Reducing the amount of CO2 in our atmosphere is a critical goal that we all recognize as essential. Addressing the issue requires careful consideration of different reservoirs that can be utilized for sequestration purposes, including coal seams, enhanced oil recovery, depleted hydrocarbon reservoirs, and deep saline aquifers. Currently, there is a growing interest in deep saline aquifers due to their vast storage potential and the absence of previous penetrations that may lead to CO2 leakage. Nevertheless, the long-term consequences of CO2 injection on the seal and reservoir rocks remain uncertain, specifically with respect to water pH levels. Research suggests that significant CO2 equilibration with lowsalinity waters could result in the pH of brine reaching 3.5 pH, exhibiting a deleterious effect on calcite, potassium feldspars and high surface area clay minerals. Furthermore, multiple minerals could be adversely impacted by prolonged exposure to CO2. Fortunately, software packages such as PHREEQC and OLI permit static and dynamic geochemical models, while established core analysis methods can assess variations in strength, texture, and visual appearance of both seal and injection reservoir rocks. As such, we will delve into these conventional core analysis methods to evaluate potential changes in rocks with very low permeability and porosity, as well as high-quality target injection reservoirs.

Sponsored Webinar: Improve Carbon Capture, Utilization and Storage (CCUS) Projects with Subsurface Modeling & Simulation Featured Image

Sponsored Webinar: Improve Carbon Capture, Utilization and Storage (CCUS) Projects with Subsurface Modeling & Simulation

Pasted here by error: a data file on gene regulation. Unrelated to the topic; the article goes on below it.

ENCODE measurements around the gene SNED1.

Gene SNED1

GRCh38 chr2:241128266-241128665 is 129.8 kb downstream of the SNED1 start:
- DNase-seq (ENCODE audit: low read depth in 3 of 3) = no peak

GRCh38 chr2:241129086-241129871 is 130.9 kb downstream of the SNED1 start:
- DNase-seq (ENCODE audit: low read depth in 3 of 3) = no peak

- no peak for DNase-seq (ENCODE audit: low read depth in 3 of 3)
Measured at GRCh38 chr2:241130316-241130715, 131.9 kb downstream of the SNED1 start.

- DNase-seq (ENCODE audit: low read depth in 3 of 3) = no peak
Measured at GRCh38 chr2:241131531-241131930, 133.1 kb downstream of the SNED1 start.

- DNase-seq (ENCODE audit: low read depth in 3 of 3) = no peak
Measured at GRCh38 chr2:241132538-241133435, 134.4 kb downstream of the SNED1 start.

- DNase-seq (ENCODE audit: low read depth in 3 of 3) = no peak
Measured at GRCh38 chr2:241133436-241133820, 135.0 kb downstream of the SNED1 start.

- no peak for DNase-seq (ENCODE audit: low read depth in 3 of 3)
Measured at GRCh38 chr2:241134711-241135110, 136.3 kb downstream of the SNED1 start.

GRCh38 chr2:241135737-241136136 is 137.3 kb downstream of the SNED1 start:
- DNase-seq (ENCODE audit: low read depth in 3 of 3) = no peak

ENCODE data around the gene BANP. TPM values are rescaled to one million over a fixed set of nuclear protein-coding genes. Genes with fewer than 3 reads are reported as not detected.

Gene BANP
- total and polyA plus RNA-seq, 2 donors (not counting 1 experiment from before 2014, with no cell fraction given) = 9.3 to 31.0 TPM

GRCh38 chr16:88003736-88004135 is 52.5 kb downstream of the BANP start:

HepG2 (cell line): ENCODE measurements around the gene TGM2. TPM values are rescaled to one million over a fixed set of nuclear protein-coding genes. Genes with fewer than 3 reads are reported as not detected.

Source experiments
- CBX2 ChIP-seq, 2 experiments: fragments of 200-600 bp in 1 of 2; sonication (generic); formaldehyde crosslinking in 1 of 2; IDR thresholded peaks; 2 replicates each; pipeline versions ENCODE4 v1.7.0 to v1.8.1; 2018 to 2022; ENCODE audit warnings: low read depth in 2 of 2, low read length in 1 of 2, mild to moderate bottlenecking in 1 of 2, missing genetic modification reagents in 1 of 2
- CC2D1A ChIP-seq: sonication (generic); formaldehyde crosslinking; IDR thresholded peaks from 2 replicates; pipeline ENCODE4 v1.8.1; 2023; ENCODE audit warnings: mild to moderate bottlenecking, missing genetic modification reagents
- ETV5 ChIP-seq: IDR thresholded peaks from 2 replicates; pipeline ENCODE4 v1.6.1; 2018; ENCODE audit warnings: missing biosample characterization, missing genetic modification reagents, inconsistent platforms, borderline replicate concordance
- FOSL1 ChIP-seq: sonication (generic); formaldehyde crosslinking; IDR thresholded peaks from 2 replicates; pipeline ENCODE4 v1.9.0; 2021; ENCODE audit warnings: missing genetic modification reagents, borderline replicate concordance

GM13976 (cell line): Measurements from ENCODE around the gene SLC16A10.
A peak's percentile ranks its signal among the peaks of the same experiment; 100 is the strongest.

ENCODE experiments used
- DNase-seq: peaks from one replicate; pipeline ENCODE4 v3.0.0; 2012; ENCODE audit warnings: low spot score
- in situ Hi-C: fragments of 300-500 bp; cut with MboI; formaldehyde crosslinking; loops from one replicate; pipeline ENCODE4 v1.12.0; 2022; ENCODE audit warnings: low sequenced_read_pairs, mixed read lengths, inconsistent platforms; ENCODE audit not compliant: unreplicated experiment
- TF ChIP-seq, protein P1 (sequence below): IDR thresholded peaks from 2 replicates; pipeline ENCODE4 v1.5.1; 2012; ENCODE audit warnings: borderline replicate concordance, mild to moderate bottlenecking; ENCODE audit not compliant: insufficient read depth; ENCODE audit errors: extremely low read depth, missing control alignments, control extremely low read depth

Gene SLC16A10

Achieving global net-zero emissions goals will be impossible without CCUS. To be successful, CCUS project teams must meet time and cost constraints while addressing three major engineering stages: 1) CO2 Capture, 2) Transportation 3) Geological Storage. In this webinar, we will focus on Geological Storage modeling & simulation capabilities. In general, Geological formations for CO2 storage must have sufficient capacity and injectivity as well as the ability to confine the lateral or vertical migration of CO2 to the surface. By attending this webinar, you will learn how multiphysics and multiscale simulation, including geomechanics simulation with SIMULIA Abaqus and pore-scale simulation with SIMULIA DigitalROCK, a virtual rock lab, are used to avoid costly mistakes and project delays by assessing CO2 storage capacity, injectivity and containment. Content for this webinar is provided by Dassault Systèmes. By registering, your contact information will be shared with the sponsor.

A Multi-Faceted, Multi-Disciplinary, Machine Learning-Driven Dashboard for Safe and Efficient Drilling Featured Image